The older sons and daughters helped with the businesses and the younger Brown children had chores to do. Mother and her sisters climbed up onto slatted shelves in the dark basement to “sprout” Allie’s homegrown potatoes. In the fall, the girls tied paper bags around bunches of grapes ripening on the arbor to keep the birds from feasting on them before their mother could make jelly from them. They also helped to mow the lawn with a hand-pushed rotary mower and kept a large hedge by the driveway neatly trimmed.
The Brown family was not ‘all work and no play’ however. They relaxed on weekends, particularly on Sundays when, according to Mother, “Pop would take us on trips”. They would ride the trolley to visit George’s parents at his birthplace in Manchester, with open trolley cars in summer and closed ones in winter. George would also load them up into one of his trucks and drive to Hershey Park or other amusement parks in Maryland.
Allie on the running board and
Mother to the left of the smallest child.
Early on, there were many toys for the children, but Mother only remembers having to share every-
thing. Her older brother Austin (in dark coat above) had roller skates she adored. I once commented that it was nice of him to share them with her. She surprised me with her petulant reply: “He wouldn’t share them with me – so I stole them!” That got her into big trouble, as did climbing on rows of milk cans and knocking them over, cutting herself badly on her forehead. She clearly was a typical child and was sometimes naughty!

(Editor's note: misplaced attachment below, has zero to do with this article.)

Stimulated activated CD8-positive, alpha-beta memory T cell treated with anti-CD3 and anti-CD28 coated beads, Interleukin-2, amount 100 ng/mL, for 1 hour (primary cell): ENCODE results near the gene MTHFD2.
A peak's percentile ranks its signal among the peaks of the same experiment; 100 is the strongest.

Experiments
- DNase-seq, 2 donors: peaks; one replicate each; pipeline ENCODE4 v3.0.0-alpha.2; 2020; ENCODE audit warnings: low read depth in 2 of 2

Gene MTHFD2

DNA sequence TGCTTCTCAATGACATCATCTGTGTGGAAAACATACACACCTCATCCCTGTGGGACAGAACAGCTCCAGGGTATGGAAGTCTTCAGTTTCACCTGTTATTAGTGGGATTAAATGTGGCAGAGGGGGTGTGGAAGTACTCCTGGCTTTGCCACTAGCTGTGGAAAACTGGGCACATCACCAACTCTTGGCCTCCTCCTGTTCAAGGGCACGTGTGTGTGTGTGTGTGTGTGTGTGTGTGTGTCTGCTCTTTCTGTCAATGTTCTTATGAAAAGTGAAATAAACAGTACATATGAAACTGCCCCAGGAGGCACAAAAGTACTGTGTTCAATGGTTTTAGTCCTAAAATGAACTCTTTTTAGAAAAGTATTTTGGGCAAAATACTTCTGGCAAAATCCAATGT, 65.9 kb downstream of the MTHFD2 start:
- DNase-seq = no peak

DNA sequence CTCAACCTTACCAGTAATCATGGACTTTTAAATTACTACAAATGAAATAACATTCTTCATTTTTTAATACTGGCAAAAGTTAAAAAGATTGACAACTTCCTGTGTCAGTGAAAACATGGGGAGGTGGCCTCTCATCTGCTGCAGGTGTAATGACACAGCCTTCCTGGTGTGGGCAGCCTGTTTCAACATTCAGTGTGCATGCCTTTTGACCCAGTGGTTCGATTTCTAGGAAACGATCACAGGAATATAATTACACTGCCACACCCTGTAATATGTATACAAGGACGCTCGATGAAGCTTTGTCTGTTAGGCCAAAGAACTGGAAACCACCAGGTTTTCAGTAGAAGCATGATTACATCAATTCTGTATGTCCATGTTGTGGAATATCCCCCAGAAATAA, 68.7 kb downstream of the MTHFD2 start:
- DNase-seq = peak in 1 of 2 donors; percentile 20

The animals at the Dell were important to the family’s livelihood so most were not pets. There were ponies that gave rides at the York fair and a horse still used for pulling carriages and wagons. A cow provided fresh milk. Reaching ground to roof on the side of the barn where the dance hall would be built many years later, there was a large enclosure that held dozens of homing pigeons. George raised and sold them for use during the First World War, since two-way electronic voice devices had not been perfected. Pigeons were one
of the few reliable ways soldiers could communicate with their commanders during battle. Some birds became war heroes by saving the lives of hundreds of Allied soldiers, a fascinating bit of military history that I just discovered online.
In addition to pigeons, there were pheasants (whose feathers were in great demand for ladies’ hats), angora rabbits whose fur was used for soft knitting yarn, ferrets that specialized in keeping houses and barns rat-free, monkeys for pets, and most plentiful – hunting dogs of all kinds. There were 100 to 200 of them on hand at any given time.
My grandfather made a large part of his fortune selling them to soldiers returning from the Great War in 1918 who wanted to relax by going out to hunt in the familiar fields of home.
As a child in the midst of all this activity, Mother saw only “Home Sweet Home”, but unbeknownst to her, and in reality, a storm was building that would change her life and that of her family forever. Ironically, the very things that built
my grandfather’s success would in a few short years contribute to his downfall.
Chapter 4: Allie's Rats, Pt 2: Margaret's Pig Tale
Chapter 4: Allie's Rats, Pt 1: Hill and Dell
Chapter 3: The House on the Hill
Chapter 2: Margaret is Born...and So Is the Dell
Chapter 1: The Beauty and the Butcher
Introduction: My Shady Dell "Roots"